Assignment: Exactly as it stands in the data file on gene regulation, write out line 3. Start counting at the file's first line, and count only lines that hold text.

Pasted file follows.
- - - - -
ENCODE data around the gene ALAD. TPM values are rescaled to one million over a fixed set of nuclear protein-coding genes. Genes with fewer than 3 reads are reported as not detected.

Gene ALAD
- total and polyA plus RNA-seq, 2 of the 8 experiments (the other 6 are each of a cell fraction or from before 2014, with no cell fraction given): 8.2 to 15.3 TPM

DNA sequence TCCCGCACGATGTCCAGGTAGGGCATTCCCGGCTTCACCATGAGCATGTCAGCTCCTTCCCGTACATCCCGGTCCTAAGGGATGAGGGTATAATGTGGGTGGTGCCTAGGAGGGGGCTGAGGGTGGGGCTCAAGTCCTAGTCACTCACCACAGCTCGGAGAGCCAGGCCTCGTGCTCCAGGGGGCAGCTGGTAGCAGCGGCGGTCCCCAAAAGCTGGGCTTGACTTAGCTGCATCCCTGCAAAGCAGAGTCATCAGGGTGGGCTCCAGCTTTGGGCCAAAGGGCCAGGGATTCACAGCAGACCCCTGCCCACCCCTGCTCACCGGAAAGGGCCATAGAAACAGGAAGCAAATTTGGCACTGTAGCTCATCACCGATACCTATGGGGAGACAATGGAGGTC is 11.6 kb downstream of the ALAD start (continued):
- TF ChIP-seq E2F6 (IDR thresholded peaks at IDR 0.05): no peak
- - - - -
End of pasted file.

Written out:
- total and polyA plus RNA-seq, 2 of the 8 experiments (the other 6 are each of a cell fraction or from before 2014, with no cell fraction given): 8.2 to 15.3 TPM